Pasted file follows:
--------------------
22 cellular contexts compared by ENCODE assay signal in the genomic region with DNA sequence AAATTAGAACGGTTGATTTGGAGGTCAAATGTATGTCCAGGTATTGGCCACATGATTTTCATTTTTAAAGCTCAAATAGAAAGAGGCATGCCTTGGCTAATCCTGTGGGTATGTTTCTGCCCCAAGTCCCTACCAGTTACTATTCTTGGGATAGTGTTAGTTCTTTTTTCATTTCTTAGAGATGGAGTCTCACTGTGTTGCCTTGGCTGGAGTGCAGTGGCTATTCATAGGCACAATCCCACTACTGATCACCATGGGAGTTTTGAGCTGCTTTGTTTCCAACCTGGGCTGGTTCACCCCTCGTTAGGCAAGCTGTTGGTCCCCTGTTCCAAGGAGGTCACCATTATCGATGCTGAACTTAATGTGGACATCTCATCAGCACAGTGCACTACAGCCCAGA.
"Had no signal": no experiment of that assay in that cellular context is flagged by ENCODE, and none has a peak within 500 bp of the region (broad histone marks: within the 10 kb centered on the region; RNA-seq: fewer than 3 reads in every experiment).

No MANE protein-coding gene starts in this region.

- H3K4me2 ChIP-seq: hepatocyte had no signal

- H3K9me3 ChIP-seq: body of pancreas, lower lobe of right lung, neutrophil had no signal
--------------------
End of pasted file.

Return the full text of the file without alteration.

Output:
22 cellular contexts compared by ENCODE assay signal in the genomic region with DNA sequence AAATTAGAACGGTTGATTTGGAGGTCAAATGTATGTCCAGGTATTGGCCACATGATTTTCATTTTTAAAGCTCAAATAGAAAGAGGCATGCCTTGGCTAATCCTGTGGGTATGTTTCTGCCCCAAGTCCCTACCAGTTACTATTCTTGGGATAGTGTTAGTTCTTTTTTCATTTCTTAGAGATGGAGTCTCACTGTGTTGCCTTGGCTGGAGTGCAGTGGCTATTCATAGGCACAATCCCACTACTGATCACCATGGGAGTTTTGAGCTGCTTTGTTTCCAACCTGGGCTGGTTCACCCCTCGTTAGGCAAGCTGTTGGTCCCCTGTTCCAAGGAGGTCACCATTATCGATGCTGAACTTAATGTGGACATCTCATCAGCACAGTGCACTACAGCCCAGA.
"Had no signal": no experiment of that assay in that cellular context is flagged by ENCODE, and none has a peak within 500 bp of the region (broad histone marks: within the 10 kb centered on the region; RNA-seq: fewer than 3 reads in every experiment).

No MANE protein-coding gene starts in this region.

- H3K4me2 ChIP-seq: hepatocyte had no signal

- H3K9me3 ChIP-seq: body of pancreas, lower lobe of right lung, neutrophil had no signal